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Association of radiation therapy plus lumpectomy in reduced risk of dying in women with DCIS

August 10, 2018

Bottom Line: Lumpectomy plus radiation was associated with a small clinical benefit in reduced risk of breast cancer death compared with lumpectomy or mastectomy alone in women with ductal carcinoma in situ (DCIS), a noninvasive early form of breast cancer.

Why The Research Is Interesting: Patients with DCIS are often treated with radiation after lumpectomy, although it has remained unclear whether this can reduce the risk of dying from breast cancer.

Who and When: More than 140,000 U.S. women who had DCIS between 1998 and 2014; this study compared lumpectomy plus radiation vs. lumpectomy alone, lumpectomy vs. mastectomy, and lumpectomy plus radiation vs. mastectomy

What (Study Measures and Outcomes): Use of radiation and/or extent of surgery (exposures); breast cancer mortality rates within 15 years (outcomes)

How (Study Design): This was an observational study. Researchers were not intervening for purposes of the study and cannot control all the natural differences that could explain the study findings.

Authors:  Steven A. Narod, M.D., of Women's College Research Institute, in Ontario, Canada, and co-authors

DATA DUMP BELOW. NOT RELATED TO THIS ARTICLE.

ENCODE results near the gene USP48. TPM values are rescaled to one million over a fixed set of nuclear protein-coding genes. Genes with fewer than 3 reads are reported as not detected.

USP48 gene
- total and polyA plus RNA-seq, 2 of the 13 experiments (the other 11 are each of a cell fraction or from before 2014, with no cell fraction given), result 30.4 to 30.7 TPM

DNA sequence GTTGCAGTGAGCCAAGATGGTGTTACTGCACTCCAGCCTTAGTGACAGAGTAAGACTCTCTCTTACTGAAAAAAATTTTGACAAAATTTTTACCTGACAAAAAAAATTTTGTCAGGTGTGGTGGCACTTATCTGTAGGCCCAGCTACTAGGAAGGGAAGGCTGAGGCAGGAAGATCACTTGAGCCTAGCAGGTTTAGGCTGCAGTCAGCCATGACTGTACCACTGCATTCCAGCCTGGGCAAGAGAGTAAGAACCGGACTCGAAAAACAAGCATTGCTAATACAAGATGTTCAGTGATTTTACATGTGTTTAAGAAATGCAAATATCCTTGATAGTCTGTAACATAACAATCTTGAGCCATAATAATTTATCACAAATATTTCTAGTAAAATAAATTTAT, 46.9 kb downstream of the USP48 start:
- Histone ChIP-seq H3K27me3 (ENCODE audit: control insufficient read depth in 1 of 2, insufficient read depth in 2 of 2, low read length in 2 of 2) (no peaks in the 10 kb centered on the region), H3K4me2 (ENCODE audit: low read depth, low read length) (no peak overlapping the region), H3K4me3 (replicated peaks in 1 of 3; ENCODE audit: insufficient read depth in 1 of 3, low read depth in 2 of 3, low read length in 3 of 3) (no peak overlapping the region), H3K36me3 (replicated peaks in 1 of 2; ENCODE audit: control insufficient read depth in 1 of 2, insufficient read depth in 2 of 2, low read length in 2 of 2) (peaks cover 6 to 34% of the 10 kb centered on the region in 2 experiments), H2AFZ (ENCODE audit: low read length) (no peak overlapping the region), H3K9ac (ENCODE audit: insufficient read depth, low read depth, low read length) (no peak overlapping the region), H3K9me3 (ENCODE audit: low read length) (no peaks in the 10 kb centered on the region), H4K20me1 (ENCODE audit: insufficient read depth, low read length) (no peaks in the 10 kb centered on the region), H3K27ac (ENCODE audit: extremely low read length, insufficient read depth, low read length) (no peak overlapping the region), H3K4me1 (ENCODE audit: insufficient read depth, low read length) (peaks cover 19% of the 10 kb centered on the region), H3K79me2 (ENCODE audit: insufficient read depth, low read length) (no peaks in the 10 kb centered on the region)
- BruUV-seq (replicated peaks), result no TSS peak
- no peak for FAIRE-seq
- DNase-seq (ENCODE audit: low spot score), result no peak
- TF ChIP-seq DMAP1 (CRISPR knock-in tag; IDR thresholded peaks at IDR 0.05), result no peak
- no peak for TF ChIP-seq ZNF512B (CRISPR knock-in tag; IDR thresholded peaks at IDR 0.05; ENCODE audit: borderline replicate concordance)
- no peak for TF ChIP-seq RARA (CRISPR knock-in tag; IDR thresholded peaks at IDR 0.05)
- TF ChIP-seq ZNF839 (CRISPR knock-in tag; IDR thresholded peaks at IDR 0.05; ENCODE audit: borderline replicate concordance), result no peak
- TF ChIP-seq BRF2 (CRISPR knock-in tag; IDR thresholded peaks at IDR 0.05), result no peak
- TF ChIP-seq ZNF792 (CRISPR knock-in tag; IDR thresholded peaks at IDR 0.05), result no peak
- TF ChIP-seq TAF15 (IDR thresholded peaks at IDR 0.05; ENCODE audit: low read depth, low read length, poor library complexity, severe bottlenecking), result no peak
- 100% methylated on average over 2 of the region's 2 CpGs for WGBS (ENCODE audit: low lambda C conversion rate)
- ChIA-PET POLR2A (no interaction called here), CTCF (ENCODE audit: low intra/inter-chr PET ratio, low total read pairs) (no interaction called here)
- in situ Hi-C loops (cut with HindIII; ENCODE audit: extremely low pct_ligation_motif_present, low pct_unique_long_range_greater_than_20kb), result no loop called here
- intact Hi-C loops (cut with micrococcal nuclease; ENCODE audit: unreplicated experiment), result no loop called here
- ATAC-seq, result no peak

Results: A small improvement in breast cancer survival was associated with radiation plus lumpectomy for DCIS. The absolute risk reduction was 0.27 percent, making it necessary to treat 370 women to save one life. Patients who had lumpectomy plus radiation had more local recurrences than the mastectomy patients but had fewer deaths.

Study Limitations: Some data were missing; investigators didn't have information on tamoxifen use; treatments in the study population weren't randomly assigned; and the possibility remains that the decision to undergo radiotherapy was associated with other favorable prognostic factors.

Related Material: The invited commentary, "Systemic Effects of Radiotherapy in Ductal Carcinoma In Situ," by Mira Goldberg, M.D., and Timothy J. Whelan, B.M., B.Ch., of McMaster University, Ontario, Canada, also is available on the For The Media website.

To Learn More: The full study is available on the For The Media website.

(doi:10.1001/jamanetworkopen.2018.1100)

Editor's Note: The article contains conflict of interest disclosures. Please see the article for additional information, including other authors, author contributions and affiliations, financial disclosures, funding and support, etc.
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About JAMA Network Open: JAMA Network Open is the new online-only open access general medical journal from the JAMA Network. Every Friday, the journal publishes peer-reviewed clinical research and commentary in more than 40 medical and health subject areas. Every article is free online from the day of publication.

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